“Of all the feminist cultural theorists whom I admire, Lauren Berlant is the one I consider to be the most theoretically innovative and politically inspiring. Yet this book exceeded even my highest hopes and expectations. Refusing to dodge the really searching political questions for contemporary American culture, Berlant maps the tricky terrain of the intimate public sphere. She has written a phenomenal study of breathtaking scope. I have no doubt that scholars and students will continue to debate the issues it raises for many years to come.” — Jackie Stacey, University of Manchester


Availability: In stock
Price: $28.95

Open Access

Author/Editor Bios Back to Top

Lauren Berlant is the George M. Pullman Professor of English and Chair of the Lesbian and Gay Studies Project at the University of Chicago. She is the author of The Queen of America Goes to Washington City: Essays on Sex and Citizenship, also published by Duke University Press, and The Anatomy of National Fantasy: Hawthorne, Utopia, and Everyday Life. She is the editor of Compassion; Our Monica, Ourselves: The Clinton Affair and the National Interest (with Lisa Duggan); and Intimacy.

Table of Contents Back to Top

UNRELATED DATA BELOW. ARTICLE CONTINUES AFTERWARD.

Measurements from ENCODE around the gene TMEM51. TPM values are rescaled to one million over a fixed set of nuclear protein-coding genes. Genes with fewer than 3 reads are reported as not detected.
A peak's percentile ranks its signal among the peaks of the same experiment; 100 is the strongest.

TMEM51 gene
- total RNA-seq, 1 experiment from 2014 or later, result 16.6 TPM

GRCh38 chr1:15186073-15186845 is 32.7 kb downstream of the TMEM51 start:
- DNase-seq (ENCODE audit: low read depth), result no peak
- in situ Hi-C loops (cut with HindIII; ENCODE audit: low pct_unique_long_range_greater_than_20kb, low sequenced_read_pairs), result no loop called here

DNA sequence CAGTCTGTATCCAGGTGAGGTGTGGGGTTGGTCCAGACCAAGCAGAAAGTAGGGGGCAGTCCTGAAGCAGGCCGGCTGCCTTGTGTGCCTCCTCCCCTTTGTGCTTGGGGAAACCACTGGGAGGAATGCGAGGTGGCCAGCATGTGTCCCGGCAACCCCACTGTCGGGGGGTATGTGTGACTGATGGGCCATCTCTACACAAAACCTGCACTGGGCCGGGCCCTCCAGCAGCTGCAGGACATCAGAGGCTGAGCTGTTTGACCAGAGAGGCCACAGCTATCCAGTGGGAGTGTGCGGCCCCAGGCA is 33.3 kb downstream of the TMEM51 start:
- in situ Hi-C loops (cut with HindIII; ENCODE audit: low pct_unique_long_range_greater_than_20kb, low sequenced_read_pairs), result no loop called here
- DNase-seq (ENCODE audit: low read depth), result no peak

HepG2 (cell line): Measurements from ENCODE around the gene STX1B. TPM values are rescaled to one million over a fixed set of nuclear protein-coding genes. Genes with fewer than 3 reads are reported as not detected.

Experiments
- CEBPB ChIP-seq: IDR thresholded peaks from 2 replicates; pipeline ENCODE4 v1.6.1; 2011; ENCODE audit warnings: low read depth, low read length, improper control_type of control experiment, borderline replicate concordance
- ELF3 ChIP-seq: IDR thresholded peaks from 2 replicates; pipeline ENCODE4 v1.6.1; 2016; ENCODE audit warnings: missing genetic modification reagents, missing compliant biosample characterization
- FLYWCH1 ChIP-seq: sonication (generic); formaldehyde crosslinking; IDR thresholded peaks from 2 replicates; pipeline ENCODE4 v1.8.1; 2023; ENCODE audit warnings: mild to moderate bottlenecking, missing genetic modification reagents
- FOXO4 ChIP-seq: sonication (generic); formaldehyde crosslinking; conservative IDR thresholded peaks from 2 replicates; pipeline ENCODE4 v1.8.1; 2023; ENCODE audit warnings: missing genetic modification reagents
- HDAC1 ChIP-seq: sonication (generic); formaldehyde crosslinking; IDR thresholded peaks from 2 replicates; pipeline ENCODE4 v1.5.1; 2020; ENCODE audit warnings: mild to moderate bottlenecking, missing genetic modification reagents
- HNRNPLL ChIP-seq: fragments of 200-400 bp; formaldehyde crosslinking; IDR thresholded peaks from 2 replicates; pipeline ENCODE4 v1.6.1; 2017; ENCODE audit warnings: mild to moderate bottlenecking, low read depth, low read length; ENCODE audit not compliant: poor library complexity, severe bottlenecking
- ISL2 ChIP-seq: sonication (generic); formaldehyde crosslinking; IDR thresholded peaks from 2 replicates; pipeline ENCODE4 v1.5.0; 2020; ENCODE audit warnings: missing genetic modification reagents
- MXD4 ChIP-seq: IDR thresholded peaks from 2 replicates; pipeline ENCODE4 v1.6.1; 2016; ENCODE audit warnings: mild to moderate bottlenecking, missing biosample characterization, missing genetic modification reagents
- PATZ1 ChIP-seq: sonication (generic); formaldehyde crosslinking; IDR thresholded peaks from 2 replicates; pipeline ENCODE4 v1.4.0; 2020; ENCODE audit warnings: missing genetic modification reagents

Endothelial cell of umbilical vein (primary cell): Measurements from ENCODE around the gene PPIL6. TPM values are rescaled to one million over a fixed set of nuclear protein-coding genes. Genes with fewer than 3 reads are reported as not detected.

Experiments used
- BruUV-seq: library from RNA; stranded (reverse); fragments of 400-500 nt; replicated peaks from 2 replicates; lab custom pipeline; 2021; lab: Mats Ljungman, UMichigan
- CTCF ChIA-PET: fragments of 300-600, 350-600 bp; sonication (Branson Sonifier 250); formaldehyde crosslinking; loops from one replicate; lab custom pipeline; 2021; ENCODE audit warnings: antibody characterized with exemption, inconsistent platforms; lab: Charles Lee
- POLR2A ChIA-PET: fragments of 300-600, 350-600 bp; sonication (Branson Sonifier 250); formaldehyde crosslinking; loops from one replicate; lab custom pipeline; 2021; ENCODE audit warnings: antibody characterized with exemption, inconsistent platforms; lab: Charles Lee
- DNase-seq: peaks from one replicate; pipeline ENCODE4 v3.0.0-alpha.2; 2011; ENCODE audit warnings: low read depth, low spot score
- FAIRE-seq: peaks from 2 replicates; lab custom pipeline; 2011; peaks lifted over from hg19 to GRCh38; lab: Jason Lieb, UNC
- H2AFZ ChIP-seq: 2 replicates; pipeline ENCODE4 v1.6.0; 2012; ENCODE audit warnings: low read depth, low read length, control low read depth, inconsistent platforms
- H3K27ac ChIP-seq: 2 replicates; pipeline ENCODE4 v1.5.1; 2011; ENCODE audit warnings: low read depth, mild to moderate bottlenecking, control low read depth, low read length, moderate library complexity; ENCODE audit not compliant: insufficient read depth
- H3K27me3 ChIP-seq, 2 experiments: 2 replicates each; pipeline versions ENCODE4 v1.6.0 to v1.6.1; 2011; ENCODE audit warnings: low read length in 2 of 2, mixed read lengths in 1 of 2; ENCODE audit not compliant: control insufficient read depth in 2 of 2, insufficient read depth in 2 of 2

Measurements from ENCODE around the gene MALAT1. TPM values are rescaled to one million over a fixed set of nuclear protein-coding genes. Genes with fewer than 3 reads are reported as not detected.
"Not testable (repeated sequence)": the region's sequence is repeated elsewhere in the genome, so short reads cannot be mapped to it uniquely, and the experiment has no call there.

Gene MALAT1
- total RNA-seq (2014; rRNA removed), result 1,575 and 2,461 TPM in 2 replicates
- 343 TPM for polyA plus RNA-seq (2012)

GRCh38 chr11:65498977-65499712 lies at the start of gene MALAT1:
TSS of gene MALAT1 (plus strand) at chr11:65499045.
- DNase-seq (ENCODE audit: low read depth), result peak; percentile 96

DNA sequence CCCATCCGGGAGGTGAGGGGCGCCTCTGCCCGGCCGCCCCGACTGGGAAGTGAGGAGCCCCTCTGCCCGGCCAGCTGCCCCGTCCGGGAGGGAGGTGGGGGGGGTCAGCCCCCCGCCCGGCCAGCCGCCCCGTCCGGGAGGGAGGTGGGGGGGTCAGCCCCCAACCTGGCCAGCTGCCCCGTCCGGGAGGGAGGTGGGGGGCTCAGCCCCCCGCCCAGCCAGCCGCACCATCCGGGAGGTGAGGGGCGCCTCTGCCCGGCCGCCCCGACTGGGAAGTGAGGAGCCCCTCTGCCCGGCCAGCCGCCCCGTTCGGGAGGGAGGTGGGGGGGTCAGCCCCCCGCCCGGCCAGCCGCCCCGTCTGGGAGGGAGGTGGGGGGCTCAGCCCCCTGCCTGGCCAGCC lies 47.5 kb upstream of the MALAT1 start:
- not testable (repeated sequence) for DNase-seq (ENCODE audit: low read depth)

Preface vii

Introduction: Intimacy, Publicity, and Femininity 1

1. Poor Eliza 33

2. Pax Americana: The Case of Show Boat 69

3. National Brands, National Body: Imitation of Life 107

4. Uncle Sam Needs a Wife: Citizenship and Denegation 145

5. Remembering Love, Forgetting Everything Else: Now, Voyager 169

6. "It's Not the Tragedies That Kill Us, It's the Messes": Femininity, Formalism, and Dorothy Parker 207

7. The Compulsion to Repeat Femininity: Landscape for a Good Woman and The Life and Loves of a She-Devil 233

Overture/Aperture: Showboat 1988—The Remake 265

Notes 281

Bibliography 319

Index 347
Sales/Territorial Rights: World

Rights and licensing

Lauren Berlant is the recipient of the 2019 Hubbell Medal for Lifetime Achievement from the American Literature Section of Modern Language Association.

Additional InformationBack to Top
Paper ISBN: 978-0-8223-4202-1 / Cloth ISBN: 978-0-8223-4184-0
Publicity material